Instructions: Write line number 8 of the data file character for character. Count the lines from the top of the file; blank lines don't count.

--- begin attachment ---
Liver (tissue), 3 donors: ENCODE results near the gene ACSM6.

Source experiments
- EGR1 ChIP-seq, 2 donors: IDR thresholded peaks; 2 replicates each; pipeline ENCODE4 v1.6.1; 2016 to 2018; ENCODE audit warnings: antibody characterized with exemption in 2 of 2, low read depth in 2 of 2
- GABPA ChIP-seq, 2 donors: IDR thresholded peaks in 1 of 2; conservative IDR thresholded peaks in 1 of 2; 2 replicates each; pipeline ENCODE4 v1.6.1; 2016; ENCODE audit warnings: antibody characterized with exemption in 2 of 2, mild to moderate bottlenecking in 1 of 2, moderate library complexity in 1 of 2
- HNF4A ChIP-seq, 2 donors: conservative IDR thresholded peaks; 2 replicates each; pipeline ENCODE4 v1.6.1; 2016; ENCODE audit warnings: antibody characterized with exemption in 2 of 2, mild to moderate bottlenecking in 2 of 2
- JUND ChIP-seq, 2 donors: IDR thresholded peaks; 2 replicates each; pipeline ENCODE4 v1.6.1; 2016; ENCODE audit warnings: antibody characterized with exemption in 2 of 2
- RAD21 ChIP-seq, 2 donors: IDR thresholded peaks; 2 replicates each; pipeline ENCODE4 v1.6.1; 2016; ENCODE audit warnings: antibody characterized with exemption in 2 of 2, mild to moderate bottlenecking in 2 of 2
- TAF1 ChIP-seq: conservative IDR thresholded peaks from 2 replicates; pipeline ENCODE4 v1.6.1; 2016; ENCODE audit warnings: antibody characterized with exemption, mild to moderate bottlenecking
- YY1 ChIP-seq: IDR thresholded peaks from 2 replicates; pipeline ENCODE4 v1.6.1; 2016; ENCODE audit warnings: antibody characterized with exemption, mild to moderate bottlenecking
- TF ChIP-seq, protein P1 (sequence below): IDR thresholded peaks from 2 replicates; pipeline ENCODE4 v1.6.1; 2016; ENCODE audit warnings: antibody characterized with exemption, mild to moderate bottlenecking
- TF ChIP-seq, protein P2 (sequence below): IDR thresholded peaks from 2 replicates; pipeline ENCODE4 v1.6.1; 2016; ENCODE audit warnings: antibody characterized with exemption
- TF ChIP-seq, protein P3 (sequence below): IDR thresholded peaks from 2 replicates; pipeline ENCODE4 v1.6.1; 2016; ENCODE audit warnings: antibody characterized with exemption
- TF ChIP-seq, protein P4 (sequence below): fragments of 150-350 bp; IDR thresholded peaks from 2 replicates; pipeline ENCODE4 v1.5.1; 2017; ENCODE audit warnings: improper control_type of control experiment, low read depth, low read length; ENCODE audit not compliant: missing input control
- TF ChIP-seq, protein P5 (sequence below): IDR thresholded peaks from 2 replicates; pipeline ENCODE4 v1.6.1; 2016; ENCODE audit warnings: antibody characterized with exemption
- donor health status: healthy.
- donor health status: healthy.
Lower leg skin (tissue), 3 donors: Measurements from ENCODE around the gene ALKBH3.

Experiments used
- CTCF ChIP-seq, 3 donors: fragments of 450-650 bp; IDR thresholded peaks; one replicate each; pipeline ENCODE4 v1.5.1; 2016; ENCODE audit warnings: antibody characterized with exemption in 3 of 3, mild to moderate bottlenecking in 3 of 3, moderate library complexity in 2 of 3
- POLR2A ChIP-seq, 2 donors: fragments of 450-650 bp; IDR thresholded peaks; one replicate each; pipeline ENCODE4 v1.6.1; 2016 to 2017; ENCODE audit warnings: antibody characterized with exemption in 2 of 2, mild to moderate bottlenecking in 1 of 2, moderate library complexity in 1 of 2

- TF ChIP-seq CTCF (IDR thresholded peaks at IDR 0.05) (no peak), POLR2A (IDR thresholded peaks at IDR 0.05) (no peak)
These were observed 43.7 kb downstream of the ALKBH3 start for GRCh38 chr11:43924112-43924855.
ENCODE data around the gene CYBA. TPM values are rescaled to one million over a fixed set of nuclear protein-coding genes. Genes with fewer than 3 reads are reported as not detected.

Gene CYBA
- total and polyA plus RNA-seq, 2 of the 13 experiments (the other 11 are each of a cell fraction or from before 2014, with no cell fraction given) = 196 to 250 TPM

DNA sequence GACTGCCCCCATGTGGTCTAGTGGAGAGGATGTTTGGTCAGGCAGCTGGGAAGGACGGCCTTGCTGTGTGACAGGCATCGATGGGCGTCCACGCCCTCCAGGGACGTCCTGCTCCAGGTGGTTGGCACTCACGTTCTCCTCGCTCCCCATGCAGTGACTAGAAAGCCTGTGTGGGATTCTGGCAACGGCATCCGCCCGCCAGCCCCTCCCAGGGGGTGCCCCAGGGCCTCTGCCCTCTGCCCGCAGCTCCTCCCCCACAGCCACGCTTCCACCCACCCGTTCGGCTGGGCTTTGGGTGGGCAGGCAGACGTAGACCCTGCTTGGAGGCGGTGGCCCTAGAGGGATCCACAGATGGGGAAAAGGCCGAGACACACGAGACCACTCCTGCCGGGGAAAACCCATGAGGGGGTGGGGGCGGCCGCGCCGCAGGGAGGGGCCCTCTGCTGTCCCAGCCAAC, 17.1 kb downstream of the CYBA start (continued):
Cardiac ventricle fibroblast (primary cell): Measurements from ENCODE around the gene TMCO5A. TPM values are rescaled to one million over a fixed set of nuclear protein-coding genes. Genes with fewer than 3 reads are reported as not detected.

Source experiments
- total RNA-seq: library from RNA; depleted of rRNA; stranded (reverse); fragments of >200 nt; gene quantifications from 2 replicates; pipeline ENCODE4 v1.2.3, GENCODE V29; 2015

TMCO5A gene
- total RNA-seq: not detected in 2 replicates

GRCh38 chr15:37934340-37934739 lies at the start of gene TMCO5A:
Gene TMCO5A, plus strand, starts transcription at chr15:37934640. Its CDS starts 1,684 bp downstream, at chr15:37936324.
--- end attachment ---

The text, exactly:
- TAF1 ChIP-seq: conservative IDR thresholded peaks from 2 replicates; pipeline ENCODE4 v1.6.1; 2016; ENCODE audit warnings: antibody characterized with exemption, mild to moderate bottlenecking